AZ & UT--Victims applaud unusual trial involving Mormon sect
For immediate release: Tuesday, Jan. 19, 2016
We applaud the US Justice Department for its unusual civil rights case, going to trial now in Phoenix, against two towns on the Arizona-Utah line “that authorities say were acting as agents of a corrupt polygamist regime,” according to the Associated Press. We hope federal authorities prevail over officials with Hildale, Utah and Colorado City, Arizona, who are accused of showing favoritism to the Fundamentalist Church of Jesus Christ of Latter Day Saints, helping sect leader Warren Jeffs while he was a fugitive, and discriminating against adherents of other faith groups.
It’s really frightening when tax-payer funded individuals or institutions show bias and help cult-like organizations.
We hope every single person who saw, suspected or suffered crimes by or cover ups by officials with either town or the FLDS church will find the strength to call federal authorities, expose wrongdoers and protect kids. It’s never too late to do what’s right to help law enforcement safeguard the vulnerable.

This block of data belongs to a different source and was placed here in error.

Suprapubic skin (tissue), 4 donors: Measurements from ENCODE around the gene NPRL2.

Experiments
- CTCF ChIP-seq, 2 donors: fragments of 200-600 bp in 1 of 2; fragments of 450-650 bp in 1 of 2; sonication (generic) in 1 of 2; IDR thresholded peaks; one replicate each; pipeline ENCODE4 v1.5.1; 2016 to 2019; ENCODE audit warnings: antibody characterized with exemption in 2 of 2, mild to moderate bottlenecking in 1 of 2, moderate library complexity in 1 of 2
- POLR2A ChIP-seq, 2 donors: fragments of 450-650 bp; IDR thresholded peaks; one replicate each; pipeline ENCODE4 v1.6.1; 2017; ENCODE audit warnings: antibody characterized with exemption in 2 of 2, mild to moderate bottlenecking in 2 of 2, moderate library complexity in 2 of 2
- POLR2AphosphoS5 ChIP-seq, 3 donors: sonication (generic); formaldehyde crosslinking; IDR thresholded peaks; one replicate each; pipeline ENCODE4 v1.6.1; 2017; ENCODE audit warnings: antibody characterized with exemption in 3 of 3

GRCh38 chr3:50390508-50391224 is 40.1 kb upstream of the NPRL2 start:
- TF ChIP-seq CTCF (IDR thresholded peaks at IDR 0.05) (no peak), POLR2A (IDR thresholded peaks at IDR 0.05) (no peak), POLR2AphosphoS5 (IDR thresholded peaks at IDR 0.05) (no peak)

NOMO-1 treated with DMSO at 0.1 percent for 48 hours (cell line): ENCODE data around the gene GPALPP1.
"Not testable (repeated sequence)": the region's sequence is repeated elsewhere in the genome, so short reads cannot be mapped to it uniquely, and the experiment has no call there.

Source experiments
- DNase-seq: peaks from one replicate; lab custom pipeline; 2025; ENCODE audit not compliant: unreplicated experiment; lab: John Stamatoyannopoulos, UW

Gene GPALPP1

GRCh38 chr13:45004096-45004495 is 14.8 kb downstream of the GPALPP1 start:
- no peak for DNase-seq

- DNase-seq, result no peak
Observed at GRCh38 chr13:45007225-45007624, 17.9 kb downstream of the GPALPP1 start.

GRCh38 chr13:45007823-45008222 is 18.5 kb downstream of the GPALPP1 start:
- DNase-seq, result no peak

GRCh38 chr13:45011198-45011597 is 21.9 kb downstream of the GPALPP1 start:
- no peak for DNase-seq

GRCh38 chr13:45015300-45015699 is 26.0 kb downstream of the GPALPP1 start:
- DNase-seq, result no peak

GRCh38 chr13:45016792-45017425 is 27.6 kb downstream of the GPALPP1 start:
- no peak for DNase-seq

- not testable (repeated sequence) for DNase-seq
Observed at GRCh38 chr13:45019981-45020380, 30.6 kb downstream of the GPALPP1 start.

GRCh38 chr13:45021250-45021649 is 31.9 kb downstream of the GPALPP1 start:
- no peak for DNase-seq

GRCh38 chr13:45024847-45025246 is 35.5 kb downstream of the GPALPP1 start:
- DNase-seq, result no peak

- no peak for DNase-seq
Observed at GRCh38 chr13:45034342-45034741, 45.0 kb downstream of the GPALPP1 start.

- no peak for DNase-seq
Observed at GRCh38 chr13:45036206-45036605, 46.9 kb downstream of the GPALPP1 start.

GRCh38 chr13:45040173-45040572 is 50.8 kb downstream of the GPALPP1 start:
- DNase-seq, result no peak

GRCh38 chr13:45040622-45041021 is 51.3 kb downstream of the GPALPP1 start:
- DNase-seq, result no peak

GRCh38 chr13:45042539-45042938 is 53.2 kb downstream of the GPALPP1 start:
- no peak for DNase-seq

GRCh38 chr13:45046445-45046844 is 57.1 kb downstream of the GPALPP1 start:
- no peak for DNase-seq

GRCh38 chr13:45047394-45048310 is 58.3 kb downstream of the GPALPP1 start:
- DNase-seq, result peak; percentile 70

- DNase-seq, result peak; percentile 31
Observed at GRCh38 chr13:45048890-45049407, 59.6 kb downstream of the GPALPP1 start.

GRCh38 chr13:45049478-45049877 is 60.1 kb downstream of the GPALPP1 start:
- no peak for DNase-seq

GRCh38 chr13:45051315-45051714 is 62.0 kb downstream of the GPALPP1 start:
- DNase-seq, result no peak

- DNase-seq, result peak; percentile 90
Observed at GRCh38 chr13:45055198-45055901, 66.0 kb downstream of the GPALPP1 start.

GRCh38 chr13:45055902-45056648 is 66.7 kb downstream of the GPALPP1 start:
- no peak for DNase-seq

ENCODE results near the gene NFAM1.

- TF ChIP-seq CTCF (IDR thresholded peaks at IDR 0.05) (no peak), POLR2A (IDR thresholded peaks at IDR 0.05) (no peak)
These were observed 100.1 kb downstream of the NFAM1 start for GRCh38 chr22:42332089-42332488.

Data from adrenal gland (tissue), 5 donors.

(SNAP, the Survivors Network of those Abused by Priests, is the world’s oldest and largest support group for clergy abuse victims. SNAP was founded in 1988 and has more than 20,000 members. Despite the word “priest” in our title, we have members who were molested by religious figures of all denominations, including nuns, rabbis, bishops, and Protestant ministers. Our website is SNAPnetwork.org)
Civil rights trial expected to reveal inner workings of polygamous towns on Arizona-Utah line
Associated Press Jan. 7, 2016, By JACQUES BILLEAUD and BRADY McCOMBS, Associated Press
PHOENIX (AP) — A trial that begins this month in Phoenix is expected to reveal the inner workings of two secluded towns on the Arizona-Utah line that authorities say were acting as agents of a corrupt polygamist regime.
The federal government brought a civil rights lawsuit against Hildale, Utah, and Colorado City, Arizona, that contends local leaders engaged in a pattern of discrimination against residents who are not members of the Fundamentalist Church of Jesus Christ of Latter Day Saints, which broke away from mainstream Mormonism when it disavowed polygamy more than 100 years ago.
The government alleges . . .